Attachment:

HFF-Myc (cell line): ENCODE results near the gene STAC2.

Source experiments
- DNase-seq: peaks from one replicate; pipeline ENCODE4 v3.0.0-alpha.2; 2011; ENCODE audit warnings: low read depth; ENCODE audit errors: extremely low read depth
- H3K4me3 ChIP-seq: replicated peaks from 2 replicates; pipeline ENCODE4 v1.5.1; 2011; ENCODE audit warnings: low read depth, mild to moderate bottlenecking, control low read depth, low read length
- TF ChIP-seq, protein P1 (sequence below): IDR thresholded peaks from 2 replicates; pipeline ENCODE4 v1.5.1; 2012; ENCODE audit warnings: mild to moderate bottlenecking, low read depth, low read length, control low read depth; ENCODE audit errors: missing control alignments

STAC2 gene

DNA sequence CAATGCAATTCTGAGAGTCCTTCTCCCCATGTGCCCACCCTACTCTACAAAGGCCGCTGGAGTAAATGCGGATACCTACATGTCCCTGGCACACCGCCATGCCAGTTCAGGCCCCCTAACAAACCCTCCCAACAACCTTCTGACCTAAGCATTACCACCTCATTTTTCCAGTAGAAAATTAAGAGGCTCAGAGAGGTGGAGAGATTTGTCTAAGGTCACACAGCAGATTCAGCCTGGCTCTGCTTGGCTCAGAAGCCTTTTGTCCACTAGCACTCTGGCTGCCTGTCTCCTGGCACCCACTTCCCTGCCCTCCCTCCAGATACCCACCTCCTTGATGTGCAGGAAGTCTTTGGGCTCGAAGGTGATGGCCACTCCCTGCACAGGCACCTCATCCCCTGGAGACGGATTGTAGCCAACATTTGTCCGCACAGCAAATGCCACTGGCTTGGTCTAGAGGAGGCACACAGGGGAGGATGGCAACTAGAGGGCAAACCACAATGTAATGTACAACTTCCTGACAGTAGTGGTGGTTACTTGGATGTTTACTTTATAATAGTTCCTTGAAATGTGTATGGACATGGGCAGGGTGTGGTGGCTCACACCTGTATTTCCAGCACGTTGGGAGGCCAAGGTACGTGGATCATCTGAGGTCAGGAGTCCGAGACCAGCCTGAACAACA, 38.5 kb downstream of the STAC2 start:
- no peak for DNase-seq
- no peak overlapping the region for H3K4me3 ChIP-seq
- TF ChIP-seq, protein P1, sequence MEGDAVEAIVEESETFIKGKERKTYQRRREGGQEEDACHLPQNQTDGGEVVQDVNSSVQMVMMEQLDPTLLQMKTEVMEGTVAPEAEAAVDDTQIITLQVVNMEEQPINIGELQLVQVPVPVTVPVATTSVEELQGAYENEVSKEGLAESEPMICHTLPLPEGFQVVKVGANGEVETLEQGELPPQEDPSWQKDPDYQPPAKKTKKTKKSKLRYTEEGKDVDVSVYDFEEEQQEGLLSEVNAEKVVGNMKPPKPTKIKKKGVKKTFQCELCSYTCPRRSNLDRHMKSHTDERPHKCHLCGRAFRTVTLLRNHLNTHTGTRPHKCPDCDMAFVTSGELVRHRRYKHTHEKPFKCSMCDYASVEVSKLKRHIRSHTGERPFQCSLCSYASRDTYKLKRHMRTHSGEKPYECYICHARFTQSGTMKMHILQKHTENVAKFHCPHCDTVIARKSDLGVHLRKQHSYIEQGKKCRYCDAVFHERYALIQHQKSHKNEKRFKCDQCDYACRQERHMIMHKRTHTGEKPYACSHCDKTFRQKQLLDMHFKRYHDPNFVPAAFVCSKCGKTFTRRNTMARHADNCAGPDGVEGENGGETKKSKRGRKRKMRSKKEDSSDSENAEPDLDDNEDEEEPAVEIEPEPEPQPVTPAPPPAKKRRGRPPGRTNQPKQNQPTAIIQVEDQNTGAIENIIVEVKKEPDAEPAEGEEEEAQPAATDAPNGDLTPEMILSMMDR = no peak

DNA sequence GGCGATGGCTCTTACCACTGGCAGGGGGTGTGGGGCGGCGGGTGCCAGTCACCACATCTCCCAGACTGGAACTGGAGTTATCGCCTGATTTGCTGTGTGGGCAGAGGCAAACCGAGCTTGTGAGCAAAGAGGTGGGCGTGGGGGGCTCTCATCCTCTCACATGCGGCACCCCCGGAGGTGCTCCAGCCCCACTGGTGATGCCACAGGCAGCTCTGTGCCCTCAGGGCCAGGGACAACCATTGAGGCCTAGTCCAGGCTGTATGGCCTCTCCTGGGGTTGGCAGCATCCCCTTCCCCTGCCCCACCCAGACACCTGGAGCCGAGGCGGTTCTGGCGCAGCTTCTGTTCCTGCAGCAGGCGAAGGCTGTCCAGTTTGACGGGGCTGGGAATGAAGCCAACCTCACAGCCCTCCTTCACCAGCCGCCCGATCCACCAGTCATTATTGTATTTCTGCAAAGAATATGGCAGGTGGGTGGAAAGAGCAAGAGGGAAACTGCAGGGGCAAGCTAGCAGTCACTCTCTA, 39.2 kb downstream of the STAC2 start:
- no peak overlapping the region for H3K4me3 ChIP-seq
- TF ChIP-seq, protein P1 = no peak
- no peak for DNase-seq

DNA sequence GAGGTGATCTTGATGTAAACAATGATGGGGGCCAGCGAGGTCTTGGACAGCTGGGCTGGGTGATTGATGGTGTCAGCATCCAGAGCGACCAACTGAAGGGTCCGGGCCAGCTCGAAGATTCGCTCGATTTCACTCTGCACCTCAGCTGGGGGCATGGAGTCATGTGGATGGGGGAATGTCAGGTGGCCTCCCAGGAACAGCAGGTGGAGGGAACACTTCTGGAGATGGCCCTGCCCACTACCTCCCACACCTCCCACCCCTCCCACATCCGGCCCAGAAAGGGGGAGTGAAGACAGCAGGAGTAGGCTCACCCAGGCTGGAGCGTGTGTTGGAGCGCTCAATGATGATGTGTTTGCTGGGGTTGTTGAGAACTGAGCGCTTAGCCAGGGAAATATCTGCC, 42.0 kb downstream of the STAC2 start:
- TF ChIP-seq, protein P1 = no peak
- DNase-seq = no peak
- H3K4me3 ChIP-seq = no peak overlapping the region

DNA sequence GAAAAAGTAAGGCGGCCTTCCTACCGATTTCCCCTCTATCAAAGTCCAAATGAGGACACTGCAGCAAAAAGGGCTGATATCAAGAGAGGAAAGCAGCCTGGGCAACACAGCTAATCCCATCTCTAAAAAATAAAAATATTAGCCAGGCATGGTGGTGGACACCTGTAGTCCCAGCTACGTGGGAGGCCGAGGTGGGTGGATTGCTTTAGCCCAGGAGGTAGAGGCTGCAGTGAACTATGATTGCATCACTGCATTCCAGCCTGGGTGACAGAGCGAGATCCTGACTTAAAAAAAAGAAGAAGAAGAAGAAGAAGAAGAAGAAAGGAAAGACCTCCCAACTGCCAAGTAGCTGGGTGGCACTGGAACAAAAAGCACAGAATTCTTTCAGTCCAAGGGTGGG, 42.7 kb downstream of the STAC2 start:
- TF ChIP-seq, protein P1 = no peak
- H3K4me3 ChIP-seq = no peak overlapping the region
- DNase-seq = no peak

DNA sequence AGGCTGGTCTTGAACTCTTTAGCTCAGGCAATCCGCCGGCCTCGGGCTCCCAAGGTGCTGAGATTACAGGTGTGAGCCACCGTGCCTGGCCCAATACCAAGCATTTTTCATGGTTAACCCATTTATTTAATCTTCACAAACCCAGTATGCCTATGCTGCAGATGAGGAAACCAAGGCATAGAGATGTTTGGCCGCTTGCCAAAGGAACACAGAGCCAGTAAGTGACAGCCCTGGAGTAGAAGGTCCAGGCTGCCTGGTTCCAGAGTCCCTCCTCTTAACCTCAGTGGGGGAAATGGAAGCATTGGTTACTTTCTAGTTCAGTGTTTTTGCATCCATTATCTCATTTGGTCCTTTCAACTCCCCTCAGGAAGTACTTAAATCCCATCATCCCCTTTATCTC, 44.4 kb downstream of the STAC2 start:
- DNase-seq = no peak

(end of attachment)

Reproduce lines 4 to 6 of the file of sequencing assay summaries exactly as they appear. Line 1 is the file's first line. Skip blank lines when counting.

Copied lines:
- H3K4me3 ChIP-seq: replicated peaks from 2 replicates; pipeline ENCODE4 v1.5.1; 2011; ENCODE audit warnings: low read depth, mild to moderate bottlenecking, control low read depth, low read length
- TF ChIP-seq, protein P1 (sequence below): IDR thresholded peaks from 2 replicates; pipeline ENCODE4 v1.5.1; 2012; ENCODE audit warnings: mild to moderate bottlenecking, low read depth, low read length, control low read depth; ENCODE audit errors: missing control alignments

STAC2 gene